2020 has a brought a lot of problematic aspects to surface: Systemic racism. COVID-19 and the United States’ messy healthcare system. Further targeting of the LGBTQIA+ community. Record breaking measures of global rising temperatures. Murder hornets.
2020 has been majorly depressing — and even more upsetting that it has taken this long for such radical widespread engagement. During these particularly stressful times, I urge you to remember to take care of yourself. Of course, eat your vitamins, stay hydrated, sleep 8 hours, take a walk, shower — but what I really mean is set aside some time for just yourself. Make a habit to practice self-care.
Empathy burnout is real and it is exhausting. Whether out protesting, educating yourself on these issues, or engaging in conversations, the same energy you need to incite change also needs time to be recharged with a degree of self-care and self-love. If you’re not taking care of yourself, how can you possibly aid in the care of others? So, here are 5 quick self care practices you can easily add to your daily routine. Which one will you choose to include today?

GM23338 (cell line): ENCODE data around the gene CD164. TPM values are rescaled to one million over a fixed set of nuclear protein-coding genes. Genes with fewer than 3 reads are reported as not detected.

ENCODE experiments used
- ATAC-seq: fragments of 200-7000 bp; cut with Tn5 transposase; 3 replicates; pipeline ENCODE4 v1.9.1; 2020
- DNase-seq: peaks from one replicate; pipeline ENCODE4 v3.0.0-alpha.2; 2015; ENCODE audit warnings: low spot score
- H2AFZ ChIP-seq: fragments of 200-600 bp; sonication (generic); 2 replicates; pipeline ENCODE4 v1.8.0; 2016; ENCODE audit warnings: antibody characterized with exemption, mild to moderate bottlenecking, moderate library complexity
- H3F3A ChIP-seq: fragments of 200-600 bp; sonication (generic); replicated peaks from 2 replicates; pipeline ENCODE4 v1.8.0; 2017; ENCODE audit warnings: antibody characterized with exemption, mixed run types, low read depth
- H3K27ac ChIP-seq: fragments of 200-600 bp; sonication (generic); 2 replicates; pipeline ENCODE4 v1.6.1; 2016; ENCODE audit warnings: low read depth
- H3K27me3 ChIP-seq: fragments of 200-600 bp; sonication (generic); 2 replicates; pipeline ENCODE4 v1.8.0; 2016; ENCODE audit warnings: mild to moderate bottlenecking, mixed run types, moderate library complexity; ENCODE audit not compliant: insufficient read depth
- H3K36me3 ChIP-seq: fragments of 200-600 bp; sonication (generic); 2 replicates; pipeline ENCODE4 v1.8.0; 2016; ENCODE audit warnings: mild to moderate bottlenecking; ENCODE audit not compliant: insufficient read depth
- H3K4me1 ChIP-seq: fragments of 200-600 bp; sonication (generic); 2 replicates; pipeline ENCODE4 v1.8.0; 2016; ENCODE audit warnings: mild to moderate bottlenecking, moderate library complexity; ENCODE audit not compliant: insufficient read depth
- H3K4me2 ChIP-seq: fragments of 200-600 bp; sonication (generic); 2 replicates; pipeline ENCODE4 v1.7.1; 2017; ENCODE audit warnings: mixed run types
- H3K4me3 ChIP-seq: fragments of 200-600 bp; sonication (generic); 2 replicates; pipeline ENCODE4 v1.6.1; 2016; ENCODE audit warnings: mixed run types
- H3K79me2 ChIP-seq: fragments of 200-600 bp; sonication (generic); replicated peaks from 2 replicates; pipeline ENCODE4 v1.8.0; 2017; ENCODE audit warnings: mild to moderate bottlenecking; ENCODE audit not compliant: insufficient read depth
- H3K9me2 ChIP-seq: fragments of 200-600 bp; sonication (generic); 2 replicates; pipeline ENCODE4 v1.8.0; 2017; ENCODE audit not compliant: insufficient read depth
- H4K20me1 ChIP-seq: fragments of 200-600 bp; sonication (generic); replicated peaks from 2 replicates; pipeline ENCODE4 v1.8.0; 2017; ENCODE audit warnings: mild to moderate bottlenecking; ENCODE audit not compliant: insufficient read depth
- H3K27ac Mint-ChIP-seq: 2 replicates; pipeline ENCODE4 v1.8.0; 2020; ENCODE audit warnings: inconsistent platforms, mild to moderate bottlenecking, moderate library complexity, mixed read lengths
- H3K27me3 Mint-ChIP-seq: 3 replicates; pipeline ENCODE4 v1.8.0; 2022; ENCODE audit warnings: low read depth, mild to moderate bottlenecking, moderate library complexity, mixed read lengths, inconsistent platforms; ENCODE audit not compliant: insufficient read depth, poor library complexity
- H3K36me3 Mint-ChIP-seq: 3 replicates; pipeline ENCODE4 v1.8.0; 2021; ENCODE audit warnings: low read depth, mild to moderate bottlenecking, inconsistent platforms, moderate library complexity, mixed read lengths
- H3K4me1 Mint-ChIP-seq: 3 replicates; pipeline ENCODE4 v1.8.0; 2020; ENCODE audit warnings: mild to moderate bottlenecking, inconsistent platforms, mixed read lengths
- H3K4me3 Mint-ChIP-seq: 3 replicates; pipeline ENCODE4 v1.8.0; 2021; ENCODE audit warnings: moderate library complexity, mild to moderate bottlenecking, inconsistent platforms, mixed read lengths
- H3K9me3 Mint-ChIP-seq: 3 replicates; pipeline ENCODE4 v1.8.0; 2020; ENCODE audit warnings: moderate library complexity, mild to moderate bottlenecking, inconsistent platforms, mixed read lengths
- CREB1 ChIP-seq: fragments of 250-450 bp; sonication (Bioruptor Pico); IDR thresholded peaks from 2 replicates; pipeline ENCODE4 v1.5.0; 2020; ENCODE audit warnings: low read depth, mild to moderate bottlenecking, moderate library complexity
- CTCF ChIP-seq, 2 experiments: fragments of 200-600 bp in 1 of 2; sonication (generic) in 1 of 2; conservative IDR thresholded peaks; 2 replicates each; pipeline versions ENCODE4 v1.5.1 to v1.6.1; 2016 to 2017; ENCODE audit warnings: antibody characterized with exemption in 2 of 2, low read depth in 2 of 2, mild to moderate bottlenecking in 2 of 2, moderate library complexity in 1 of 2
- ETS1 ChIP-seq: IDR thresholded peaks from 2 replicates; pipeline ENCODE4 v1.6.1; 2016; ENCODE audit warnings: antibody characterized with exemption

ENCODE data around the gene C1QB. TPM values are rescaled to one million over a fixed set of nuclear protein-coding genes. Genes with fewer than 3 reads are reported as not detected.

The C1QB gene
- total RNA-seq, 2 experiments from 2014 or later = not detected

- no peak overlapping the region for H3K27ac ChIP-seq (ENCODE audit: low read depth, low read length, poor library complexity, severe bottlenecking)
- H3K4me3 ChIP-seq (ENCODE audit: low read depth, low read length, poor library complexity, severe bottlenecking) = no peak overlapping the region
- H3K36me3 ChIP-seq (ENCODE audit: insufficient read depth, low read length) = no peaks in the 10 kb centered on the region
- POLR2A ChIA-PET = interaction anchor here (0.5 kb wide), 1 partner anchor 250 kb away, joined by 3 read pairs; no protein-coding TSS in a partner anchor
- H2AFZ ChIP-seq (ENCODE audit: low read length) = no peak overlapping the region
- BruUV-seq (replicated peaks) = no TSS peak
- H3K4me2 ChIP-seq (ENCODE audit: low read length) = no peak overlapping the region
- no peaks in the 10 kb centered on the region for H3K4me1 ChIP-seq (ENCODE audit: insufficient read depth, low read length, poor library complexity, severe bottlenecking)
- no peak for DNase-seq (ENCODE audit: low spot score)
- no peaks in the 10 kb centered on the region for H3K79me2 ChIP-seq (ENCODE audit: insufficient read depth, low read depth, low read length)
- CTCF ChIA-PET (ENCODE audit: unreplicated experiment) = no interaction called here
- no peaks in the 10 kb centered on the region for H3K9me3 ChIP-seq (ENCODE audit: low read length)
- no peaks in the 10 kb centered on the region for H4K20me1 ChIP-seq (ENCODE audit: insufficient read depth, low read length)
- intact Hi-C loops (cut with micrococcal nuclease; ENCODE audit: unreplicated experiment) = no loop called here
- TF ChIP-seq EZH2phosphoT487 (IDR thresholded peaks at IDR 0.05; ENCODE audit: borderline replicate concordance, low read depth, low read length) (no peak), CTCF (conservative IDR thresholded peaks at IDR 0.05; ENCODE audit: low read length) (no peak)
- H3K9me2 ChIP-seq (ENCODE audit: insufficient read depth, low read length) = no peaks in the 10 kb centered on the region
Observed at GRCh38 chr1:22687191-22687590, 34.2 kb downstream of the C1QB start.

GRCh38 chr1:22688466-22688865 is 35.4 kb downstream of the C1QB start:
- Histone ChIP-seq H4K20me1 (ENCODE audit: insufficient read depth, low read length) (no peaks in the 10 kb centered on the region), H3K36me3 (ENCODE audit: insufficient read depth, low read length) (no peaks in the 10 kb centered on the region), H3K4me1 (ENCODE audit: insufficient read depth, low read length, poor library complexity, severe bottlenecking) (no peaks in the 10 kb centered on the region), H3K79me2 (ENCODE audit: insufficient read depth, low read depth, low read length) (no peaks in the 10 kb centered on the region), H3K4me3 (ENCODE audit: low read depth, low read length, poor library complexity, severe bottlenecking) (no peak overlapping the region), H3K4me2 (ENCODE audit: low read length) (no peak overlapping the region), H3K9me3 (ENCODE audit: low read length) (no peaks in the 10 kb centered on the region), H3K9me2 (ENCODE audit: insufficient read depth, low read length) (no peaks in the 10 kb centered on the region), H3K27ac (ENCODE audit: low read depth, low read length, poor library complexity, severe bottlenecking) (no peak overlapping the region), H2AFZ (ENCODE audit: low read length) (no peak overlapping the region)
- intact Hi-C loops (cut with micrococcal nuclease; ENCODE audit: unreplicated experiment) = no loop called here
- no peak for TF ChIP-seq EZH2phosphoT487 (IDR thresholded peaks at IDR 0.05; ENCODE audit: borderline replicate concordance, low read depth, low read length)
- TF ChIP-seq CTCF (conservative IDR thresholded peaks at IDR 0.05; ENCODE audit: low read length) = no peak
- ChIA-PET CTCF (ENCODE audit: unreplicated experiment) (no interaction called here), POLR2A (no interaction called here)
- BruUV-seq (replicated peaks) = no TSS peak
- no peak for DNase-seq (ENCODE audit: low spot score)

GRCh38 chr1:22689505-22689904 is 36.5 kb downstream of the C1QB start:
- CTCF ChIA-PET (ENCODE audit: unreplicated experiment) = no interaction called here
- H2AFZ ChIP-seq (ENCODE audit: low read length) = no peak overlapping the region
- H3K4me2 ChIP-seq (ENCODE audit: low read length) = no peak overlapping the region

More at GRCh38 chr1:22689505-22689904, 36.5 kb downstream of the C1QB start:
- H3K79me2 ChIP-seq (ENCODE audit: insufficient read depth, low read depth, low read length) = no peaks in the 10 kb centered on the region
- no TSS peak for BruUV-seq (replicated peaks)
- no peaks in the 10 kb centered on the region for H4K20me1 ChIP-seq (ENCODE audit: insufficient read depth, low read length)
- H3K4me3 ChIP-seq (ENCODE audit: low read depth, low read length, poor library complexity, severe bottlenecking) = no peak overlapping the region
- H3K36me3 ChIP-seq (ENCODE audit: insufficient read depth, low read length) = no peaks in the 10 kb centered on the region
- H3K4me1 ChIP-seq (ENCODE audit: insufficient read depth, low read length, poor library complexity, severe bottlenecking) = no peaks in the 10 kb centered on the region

I mean a good cup of tea. Like, something Uncle Iroh would make — if you don’t get this reference, I understand and assure you that it is, indeed, an excellent reference. Tea is a self-care practice, because of the patient energy you actually need to exhibit in order to make something soothing worth drinking. Tea is more than just hot leaf juice — it’s an art.
You don’t have to know what to write to journal. That’s kind of the point. Articulating a stream of consciousness can do wonders. Just set a timer for 5 minutes and don’t stop writing — that’s literally all it takes. Even scribbles are a form of writing. There’s no pressure to write inside the lines, but if you prefer a more structured experience, start with listing these three things: something good that happened (a rose), something upsetting that happened (a thorn) and something you’re looking forward to (a bud).
Set a timer for 5 minutes and focus on clearing your mind. Start with focusing on your breath; we constantly forget to breathe. Deep breaths can quickly reconnect your mind with the rest of your body, informing you where stress may have physically manifested itself. A quiet mind isn’t an empty mind; rather, it intuitively connects you with your surrounding environment.